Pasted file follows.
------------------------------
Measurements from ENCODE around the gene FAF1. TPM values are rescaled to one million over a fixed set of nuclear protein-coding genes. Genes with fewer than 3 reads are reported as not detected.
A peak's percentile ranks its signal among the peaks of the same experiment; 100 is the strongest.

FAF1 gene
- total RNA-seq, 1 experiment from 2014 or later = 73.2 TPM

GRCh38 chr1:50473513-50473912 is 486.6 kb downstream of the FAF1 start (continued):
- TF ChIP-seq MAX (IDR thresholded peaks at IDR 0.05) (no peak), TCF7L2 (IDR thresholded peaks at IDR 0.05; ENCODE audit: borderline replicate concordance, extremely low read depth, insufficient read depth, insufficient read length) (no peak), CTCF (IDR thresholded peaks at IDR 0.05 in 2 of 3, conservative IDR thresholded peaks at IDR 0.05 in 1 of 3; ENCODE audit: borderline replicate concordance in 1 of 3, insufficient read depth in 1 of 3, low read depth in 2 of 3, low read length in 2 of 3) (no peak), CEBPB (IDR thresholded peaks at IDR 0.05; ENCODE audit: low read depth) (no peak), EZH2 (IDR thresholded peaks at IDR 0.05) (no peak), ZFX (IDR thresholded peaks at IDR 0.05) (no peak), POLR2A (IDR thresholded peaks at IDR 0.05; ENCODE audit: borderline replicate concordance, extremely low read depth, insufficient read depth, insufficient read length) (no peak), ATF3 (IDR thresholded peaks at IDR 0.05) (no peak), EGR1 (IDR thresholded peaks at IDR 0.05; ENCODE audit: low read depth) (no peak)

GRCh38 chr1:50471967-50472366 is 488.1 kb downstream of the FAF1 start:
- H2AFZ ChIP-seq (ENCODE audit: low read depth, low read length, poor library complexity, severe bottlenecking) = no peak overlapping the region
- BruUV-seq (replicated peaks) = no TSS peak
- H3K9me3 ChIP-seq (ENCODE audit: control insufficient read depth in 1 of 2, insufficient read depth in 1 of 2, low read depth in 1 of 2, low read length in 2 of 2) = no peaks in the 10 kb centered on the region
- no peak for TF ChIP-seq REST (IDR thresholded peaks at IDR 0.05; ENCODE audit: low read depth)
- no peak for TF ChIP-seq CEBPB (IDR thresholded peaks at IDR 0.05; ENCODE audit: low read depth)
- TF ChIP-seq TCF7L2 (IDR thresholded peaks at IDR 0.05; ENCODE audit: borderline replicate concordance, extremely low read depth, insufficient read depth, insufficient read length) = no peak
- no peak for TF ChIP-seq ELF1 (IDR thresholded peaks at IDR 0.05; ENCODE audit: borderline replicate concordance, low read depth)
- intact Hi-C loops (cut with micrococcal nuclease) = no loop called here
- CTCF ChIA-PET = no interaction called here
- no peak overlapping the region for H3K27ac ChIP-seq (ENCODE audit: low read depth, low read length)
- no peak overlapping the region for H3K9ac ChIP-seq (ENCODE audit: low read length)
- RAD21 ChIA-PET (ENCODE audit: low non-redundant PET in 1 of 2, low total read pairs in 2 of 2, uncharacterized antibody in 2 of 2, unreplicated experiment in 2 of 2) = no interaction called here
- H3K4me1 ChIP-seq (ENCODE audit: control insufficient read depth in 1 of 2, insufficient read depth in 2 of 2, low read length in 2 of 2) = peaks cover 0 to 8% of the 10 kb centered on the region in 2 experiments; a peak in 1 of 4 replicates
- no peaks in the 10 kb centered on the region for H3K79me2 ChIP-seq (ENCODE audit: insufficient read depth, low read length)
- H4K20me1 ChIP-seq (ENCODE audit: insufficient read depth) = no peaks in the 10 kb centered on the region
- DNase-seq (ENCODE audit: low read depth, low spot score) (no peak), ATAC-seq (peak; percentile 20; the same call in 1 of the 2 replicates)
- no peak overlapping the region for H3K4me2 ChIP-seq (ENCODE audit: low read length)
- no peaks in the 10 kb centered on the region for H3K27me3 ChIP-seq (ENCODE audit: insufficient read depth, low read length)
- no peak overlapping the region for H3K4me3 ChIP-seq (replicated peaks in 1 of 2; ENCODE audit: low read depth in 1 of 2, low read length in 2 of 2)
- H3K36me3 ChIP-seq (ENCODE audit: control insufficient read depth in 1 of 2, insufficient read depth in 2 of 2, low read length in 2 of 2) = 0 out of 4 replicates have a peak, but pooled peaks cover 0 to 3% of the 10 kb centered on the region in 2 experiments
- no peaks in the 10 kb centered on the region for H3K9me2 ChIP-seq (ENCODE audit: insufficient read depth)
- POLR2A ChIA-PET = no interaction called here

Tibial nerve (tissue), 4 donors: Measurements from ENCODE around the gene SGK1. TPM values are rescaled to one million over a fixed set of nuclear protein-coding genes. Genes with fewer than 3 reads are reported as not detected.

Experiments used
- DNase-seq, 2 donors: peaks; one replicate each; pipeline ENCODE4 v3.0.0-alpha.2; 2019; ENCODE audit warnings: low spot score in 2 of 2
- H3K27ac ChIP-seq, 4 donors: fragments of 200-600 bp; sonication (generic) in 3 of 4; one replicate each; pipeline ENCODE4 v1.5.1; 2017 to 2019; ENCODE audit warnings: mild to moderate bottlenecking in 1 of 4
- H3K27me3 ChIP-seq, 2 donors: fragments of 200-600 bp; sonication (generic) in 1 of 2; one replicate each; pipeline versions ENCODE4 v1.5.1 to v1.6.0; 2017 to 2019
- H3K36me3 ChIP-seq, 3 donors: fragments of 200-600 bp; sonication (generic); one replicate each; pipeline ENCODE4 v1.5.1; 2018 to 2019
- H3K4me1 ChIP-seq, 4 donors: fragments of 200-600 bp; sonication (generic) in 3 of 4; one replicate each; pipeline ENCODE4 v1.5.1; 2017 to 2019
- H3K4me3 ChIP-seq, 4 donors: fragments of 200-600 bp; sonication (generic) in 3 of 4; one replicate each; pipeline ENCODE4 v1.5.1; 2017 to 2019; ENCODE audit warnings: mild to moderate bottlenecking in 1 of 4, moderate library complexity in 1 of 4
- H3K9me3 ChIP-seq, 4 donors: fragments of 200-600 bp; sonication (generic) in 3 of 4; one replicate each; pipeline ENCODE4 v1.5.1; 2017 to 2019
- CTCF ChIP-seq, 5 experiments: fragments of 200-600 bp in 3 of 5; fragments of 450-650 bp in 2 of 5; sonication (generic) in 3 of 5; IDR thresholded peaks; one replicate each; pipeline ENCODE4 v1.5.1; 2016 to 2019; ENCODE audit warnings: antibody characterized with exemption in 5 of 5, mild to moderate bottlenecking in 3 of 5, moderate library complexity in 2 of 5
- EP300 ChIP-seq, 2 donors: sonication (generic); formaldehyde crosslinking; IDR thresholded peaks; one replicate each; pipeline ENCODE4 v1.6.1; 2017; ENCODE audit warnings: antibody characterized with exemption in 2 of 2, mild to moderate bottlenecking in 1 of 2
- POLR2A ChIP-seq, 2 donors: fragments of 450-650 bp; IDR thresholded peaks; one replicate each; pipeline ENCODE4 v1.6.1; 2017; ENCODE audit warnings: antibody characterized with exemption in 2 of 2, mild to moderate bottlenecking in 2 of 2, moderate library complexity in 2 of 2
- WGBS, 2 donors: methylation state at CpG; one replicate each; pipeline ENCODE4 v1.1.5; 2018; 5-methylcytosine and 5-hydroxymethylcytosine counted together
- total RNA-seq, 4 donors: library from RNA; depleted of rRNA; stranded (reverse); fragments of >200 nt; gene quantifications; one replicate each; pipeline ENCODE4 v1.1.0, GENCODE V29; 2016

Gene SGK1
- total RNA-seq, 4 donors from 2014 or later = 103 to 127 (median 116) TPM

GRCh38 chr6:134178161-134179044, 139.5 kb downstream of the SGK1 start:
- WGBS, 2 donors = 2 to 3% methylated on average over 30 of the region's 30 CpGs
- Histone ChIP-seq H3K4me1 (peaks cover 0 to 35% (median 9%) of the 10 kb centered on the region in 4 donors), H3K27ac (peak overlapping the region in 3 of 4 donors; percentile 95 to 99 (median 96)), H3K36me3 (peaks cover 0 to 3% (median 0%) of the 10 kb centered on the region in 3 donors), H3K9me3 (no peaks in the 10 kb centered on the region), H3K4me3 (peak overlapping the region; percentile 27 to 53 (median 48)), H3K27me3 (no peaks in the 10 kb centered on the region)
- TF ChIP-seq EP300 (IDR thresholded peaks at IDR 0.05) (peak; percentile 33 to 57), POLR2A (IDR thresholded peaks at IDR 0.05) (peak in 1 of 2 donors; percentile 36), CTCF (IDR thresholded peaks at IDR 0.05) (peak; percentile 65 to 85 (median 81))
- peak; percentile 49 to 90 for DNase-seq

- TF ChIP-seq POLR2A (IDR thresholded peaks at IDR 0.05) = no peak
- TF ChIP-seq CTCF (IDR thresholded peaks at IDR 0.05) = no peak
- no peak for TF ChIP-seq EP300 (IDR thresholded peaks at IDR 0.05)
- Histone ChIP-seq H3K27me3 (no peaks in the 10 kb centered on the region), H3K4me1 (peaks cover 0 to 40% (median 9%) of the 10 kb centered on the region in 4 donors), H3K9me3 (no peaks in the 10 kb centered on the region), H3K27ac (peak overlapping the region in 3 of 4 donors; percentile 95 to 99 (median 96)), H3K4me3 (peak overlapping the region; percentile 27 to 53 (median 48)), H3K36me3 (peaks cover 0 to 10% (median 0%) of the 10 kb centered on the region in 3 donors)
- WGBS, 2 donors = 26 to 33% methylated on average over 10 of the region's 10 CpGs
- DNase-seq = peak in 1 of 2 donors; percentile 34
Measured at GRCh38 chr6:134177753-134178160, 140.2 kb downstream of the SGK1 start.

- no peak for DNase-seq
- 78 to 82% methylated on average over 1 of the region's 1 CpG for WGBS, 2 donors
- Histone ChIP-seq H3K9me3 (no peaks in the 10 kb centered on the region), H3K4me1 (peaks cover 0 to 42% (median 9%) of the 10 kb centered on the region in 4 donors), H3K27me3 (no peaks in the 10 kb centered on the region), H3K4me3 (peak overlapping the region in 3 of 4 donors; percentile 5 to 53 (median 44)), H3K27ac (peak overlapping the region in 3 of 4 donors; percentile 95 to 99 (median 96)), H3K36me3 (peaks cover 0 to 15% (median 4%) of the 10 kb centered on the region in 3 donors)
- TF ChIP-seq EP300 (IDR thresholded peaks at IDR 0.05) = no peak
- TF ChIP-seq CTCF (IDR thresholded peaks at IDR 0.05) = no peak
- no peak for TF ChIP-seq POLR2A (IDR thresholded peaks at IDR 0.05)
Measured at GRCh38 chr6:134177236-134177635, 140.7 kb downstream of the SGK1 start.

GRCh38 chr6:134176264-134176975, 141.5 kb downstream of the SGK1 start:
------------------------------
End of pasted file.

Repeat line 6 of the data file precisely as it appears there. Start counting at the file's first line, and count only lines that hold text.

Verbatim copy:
- TF ChIP-seq MAX (IDR thresholded peaks at IDR 0.05) (no peak), TCF7L2 (IDR thresholded peaks at IDR 0.05; ENCODE audit: borderline replicate concordance, extremely low read depth, insufficient read depth, insufficient read length) (no peak), CTCF (IDR thresholded peaks at IDR 0.05 in 2 of 3, conservative IDR thresholded peaks at IDR 0.05 in 1 of 3; ENCODE audit: borderline replicate concordance in 1 of 3, insufficient read depth in 1 of 3, low read depth in 2 of 3, low read length in 2 of 3) (no peak), CEBPB (IDR thresholded peaks at IDR 0.05; ENCODE audit: low read depth) (no peak), EZH2 (IDR thresholded peaks at IDR 0.05) (no peak), ZFX (IDR thresholded peaks at IDR 0.05) (no peak), POLR2A (IDR thresholded peaks at IDR 0.05; ENCODE audit: borderline replicate concordance, extremely low read depth, insufficient read depth, insufficient read length) (no peak), ATF3 (IDR thresholded peaks at IDR 0.05) (no peak), EGR1 (IDR thresholded peaks at IDR 0.05; ENCODE audit: low read depth) (no peak)